To best explain this, let me provide an example. Let's say you have a great new brand identity and logo that you're super proud of, and can't wait to start putting it everywhere. Without some sort of direction or guidance, it's possible that you could inadvertently put your new brand identity and logo in an environment (like your website, on the side of your car, or in the newspaper) in a way that makes your new logo look absolutely horrible.
You want to put your new logo on your website, and your brand identity colors are navy blue and baby blue, but the area on your website that you want your new logo to sit is a dark gray. If you were to put your new logo in this dark gray area, the navy blue portion of the logo will become very hard to read and also very hard to look at. This puts your logo in a very unflattering light, and drawing attention to it in all the wrong ways.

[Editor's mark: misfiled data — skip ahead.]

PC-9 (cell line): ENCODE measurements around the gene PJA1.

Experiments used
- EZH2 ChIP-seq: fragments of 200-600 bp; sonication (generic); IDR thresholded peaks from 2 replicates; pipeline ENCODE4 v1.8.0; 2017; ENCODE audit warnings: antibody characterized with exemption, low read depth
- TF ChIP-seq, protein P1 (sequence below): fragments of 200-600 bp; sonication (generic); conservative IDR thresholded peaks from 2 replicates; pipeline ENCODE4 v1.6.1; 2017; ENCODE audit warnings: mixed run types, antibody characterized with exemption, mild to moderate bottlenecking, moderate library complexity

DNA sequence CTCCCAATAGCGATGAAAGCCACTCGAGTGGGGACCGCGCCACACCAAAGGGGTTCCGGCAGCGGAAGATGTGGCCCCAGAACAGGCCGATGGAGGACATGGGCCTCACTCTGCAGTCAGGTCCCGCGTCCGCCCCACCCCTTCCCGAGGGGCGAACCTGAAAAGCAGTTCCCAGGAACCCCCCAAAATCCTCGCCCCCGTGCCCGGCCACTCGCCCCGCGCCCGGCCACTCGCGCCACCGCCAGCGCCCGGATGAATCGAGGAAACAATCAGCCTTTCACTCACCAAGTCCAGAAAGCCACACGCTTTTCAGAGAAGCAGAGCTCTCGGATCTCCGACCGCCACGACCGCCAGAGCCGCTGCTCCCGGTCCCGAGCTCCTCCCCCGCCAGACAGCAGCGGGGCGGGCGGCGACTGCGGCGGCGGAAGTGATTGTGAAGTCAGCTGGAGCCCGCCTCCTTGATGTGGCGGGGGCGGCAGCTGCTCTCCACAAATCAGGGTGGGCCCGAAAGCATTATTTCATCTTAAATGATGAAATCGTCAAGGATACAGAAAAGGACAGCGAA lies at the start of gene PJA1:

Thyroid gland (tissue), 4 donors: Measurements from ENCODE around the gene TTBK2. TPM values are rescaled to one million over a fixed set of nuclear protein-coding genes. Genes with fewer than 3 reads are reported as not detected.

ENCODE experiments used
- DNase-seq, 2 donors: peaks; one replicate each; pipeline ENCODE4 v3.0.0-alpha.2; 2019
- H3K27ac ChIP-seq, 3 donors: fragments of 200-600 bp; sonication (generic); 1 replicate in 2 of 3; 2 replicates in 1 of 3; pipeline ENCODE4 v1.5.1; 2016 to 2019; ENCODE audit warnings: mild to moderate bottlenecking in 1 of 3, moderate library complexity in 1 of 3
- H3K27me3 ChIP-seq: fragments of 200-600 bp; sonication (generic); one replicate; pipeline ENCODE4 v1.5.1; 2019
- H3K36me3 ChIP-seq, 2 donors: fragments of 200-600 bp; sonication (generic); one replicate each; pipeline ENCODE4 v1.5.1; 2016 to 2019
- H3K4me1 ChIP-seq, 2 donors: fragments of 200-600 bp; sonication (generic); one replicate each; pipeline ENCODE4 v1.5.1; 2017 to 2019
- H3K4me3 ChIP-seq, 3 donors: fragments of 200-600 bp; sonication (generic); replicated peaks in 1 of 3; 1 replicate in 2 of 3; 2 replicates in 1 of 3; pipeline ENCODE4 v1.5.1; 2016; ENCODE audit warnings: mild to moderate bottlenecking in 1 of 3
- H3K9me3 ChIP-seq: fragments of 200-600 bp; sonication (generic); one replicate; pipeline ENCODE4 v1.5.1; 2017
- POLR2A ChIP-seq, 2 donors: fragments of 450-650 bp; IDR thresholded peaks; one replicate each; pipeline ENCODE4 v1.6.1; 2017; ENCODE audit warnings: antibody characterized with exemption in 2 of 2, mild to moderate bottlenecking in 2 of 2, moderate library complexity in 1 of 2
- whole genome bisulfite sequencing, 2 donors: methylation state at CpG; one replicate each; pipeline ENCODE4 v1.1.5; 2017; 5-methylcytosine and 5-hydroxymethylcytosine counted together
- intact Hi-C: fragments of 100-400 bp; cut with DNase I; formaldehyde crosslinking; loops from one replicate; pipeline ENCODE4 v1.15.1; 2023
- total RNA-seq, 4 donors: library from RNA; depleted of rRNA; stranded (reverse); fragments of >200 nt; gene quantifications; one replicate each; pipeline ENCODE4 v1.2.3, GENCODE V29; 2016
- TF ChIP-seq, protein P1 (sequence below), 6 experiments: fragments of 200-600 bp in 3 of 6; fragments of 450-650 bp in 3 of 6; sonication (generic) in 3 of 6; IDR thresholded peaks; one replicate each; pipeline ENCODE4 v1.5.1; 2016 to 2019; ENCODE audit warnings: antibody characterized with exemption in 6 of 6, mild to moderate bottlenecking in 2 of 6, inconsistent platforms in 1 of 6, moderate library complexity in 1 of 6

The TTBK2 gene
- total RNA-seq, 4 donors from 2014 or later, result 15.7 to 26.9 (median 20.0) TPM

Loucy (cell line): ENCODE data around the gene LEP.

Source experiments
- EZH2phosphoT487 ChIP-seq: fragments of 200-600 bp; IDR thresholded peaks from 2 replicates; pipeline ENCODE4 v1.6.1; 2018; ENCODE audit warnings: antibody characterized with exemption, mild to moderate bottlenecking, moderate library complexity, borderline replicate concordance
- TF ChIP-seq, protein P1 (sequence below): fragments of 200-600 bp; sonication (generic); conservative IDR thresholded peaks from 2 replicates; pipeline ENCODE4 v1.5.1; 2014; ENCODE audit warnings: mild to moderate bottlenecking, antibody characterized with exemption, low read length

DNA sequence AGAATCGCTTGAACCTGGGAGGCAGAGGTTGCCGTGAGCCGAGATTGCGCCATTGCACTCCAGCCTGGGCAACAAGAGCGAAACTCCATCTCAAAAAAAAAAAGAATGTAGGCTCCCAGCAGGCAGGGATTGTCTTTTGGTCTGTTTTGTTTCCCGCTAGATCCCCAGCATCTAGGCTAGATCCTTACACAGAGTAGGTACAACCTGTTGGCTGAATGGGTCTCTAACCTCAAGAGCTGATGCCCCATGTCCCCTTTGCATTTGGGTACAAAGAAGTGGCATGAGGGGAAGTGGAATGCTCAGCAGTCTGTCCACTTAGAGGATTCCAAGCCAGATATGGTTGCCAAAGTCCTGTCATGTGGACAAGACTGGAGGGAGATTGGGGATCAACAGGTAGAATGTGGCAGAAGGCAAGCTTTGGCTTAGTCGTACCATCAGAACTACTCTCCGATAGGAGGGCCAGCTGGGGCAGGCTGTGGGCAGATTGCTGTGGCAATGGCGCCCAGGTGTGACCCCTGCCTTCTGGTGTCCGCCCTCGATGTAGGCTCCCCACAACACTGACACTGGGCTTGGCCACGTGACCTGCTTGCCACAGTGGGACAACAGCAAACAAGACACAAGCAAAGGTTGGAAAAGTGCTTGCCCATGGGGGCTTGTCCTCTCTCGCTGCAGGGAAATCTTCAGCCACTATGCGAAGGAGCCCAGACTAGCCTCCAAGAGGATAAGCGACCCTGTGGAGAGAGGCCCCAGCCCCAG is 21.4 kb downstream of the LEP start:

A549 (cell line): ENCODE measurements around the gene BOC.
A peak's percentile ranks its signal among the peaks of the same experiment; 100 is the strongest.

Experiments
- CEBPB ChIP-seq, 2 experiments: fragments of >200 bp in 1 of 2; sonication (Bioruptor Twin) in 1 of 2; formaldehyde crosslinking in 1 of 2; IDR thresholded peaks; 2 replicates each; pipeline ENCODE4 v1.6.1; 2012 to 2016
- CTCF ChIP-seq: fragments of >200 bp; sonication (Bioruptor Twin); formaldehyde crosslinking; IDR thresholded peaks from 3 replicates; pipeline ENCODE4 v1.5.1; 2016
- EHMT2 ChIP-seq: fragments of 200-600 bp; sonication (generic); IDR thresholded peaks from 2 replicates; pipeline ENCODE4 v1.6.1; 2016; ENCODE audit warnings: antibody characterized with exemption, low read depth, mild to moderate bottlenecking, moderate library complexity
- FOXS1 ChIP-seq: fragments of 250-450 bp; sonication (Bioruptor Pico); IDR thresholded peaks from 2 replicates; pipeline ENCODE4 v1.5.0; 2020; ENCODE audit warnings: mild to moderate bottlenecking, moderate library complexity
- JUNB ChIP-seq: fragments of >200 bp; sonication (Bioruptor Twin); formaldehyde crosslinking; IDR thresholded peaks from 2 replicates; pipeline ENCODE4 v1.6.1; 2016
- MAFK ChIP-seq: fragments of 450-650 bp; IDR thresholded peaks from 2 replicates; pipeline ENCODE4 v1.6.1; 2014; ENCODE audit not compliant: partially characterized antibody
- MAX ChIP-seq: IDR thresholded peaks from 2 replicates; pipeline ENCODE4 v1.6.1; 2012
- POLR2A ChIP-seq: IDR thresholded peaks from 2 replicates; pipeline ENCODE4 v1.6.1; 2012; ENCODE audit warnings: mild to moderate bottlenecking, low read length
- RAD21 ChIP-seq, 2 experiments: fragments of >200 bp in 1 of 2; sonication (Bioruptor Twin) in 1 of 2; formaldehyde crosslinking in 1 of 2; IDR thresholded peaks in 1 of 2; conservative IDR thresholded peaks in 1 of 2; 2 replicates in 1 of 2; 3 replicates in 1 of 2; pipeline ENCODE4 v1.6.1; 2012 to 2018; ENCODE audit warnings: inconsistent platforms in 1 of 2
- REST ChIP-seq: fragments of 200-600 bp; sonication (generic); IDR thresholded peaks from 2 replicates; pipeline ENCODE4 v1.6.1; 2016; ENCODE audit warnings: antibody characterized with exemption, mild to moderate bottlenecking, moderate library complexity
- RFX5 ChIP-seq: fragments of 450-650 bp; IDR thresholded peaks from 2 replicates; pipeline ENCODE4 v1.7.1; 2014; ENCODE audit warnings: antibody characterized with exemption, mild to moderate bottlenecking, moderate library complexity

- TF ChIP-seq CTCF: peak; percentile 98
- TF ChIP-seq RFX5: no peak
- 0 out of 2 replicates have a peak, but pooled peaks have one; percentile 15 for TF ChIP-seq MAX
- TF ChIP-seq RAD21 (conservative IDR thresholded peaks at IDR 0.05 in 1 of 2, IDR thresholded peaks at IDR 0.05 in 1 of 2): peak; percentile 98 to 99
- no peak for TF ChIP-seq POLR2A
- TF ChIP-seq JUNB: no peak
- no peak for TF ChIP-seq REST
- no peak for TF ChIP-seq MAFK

With your new brand identity, you will have gotten several variations of your logo, including your “standard” logo of the navy blue and baby blue, but you would have also gotten versions such as an all-white version and an all-black version. In this particular environment (your website with the dark gray header), the logo that would look the best would be your all-white version.
This is just one example of how you want to make sure your new brand identity and logo are used properly. But, you wouldn’t have known this without some trial and error of getting the right version.
Having a brand identity style guide would have helped save you time in making this decision. It would have helped you determine exactly what was the best version to use from the start (use the all-white version on dark backgrounds).
The brand identity style guide does much more than making sure your new brand identity and logo are presented well throughout all the environments in which it will live.
With useful information such as the typography used (including the typeface name), color codes, color combinations, and examples of what not to do all spelled out in the style guide, the brand identity style guide helps guide you through most of the decision-making process when it comes to using your new brand identity and logo.